Researchers suggest that the female hormone oestrogen could have a protective effect in the kidneys.
In previous studies, it has been shown that female mice and rats are less likely to develop renal damage compared to their male counterparts. However, female mice lost this advantage when their ovaries were surgically removed. It was noted that oestrogen could possibly be the key to this advantage. This hormone is also present in men, but is less pronounced.
To test whether the female sex hormones play a role in protecting the normal renal tissues from being damaged, the research team led by Dr. Judith Lechner of the Medical University of Innsbruck, Austria, recruited 11 healthy, unmedicated and naturally ovulating women ages 25 to 44, and 6 postmenopausal women aged 57 to 64. They also involved a control group which consisted of men aged 24 to 73.
Daily urine samples were collected from the participants and these were analysed for the presence of enzymes excreted when there is renal damage. Results of the analysis showed that there is an increase in these enzymes during the phases of ovulation and menstruation, while lower levels were observed in postmenopausal women and in men.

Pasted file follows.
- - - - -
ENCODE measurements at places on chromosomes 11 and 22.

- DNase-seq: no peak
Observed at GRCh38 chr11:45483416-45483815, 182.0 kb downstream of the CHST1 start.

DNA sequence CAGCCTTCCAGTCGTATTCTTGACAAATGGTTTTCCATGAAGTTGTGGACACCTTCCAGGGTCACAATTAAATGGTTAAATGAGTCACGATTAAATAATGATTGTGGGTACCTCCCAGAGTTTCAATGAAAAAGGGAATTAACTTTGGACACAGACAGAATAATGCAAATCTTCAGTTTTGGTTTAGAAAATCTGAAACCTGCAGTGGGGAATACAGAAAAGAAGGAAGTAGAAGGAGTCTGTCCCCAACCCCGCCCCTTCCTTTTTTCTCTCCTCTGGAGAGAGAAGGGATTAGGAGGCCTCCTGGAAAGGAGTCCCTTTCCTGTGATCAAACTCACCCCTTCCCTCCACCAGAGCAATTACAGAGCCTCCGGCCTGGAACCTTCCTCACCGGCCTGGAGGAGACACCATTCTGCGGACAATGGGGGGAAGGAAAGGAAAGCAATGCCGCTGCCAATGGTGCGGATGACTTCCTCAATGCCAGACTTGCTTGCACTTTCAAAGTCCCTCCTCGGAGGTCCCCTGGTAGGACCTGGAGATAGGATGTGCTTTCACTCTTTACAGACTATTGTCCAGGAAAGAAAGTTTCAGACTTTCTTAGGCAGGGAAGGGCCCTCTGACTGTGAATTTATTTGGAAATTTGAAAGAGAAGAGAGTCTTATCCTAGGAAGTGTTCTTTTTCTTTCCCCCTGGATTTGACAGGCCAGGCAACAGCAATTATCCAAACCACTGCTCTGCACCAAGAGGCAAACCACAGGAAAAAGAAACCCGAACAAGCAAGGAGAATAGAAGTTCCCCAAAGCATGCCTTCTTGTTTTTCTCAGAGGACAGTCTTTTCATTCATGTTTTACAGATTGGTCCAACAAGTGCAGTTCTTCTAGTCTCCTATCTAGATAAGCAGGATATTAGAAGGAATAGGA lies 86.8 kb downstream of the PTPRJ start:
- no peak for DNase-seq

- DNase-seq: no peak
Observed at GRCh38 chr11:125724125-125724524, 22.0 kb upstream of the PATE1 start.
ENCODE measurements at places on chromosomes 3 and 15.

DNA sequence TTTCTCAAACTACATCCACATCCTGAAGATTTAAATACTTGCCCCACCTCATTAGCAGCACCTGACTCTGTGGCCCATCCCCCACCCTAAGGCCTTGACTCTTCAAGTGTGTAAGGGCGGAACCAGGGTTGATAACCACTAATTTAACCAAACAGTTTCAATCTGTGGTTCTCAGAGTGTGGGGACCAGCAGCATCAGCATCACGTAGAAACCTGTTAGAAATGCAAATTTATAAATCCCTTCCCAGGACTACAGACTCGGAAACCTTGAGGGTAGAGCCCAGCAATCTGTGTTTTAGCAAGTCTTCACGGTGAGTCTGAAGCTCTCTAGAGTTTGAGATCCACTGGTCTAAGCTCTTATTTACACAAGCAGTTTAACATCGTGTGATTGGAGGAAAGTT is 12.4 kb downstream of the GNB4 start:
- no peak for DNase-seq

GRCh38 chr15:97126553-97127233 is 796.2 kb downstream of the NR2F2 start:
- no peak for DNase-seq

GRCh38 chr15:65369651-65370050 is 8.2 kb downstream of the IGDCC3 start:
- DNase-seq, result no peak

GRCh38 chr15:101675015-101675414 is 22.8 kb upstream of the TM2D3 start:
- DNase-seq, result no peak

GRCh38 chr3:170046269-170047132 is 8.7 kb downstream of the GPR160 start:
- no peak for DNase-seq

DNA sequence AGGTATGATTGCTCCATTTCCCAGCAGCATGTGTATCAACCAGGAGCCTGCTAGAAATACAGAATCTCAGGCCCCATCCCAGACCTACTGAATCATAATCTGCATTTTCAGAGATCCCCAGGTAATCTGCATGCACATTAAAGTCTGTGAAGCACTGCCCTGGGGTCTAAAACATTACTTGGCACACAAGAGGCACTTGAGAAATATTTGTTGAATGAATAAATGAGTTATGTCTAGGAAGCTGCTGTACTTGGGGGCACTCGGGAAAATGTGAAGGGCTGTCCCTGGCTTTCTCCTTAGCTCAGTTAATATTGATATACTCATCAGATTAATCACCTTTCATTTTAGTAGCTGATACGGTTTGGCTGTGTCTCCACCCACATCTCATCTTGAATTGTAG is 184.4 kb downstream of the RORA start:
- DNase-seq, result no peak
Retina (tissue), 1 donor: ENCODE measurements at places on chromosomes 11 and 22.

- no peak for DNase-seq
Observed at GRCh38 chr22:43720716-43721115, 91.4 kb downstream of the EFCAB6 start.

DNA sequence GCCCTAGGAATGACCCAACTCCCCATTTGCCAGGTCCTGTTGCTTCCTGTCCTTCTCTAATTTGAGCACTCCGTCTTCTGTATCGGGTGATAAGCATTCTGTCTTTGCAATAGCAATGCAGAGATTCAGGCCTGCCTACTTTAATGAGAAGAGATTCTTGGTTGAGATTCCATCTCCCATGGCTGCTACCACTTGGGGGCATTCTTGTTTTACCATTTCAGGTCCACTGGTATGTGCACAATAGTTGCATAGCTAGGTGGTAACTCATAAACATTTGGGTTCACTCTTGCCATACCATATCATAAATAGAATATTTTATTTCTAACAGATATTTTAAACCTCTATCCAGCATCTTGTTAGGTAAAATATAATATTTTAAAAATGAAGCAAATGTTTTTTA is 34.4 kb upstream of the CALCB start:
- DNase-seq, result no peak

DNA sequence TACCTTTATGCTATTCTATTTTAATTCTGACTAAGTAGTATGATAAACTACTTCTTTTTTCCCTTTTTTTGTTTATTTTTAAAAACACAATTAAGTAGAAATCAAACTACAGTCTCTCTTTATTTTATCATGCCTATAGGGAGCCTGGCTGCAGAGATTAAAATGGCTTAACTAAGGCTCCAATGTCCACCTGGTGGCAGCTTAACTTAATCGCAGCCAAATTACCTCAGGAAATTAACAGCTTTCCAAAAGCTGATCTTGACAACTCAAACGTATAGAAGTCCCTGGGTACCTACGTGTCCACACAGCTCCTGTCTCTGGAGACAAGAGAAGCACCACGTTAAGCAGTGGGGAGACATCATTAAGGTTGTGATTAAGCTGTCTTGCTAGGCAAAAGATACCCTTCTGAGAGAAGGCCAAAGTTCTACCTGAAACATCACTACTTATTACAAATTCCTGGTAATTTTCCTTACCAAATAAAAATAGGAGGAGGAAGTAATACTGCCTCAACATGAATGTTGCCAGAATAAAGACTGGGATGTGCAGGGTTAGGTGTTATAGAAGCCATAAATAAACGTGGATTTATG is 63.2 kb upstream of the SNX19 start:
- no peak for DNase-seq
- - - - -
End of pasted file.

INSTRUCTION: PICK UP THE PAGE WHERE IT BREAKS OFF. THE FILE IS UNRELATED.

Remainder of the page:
This was a unique study design as daily samples over multiple menstrual cycles were collected, as compared to other studies wherein typically, single samples from menstrual phases of high and low hormone exposure were compared.
Dr. Lechner said, “This result suggests that cyclical changes of female hormones might affect renal cell homeostasis, potentially providing women with an increased resistance against kidney damages.” She also adds that, “Thus, recurring changes of sex hormone levels, as brought about by the natural menstrual cycle, might be involved in periodic tissue remodeling not only in reproductive organs, but to a certain extent in the kidneys as well.”
Dr. Lechner’s hypothesis was that oestrogen could be helping in the replacement of damaged cells. Kidney cells might be induced to grow during the phases when there is high oestrogen exposure. On the other hand, damaged or older cells might be discarded during phases when there is decreased oestrogen.
However, researchers noted that age could also play a role in protecting the kidneys from damage.
Further investigation may be needed for a clearer understanding of women’s resistance to kidney failure. Dr. Lechner hopes that their study can contribute to develop new strategies beneficial for both men and women. MIMS
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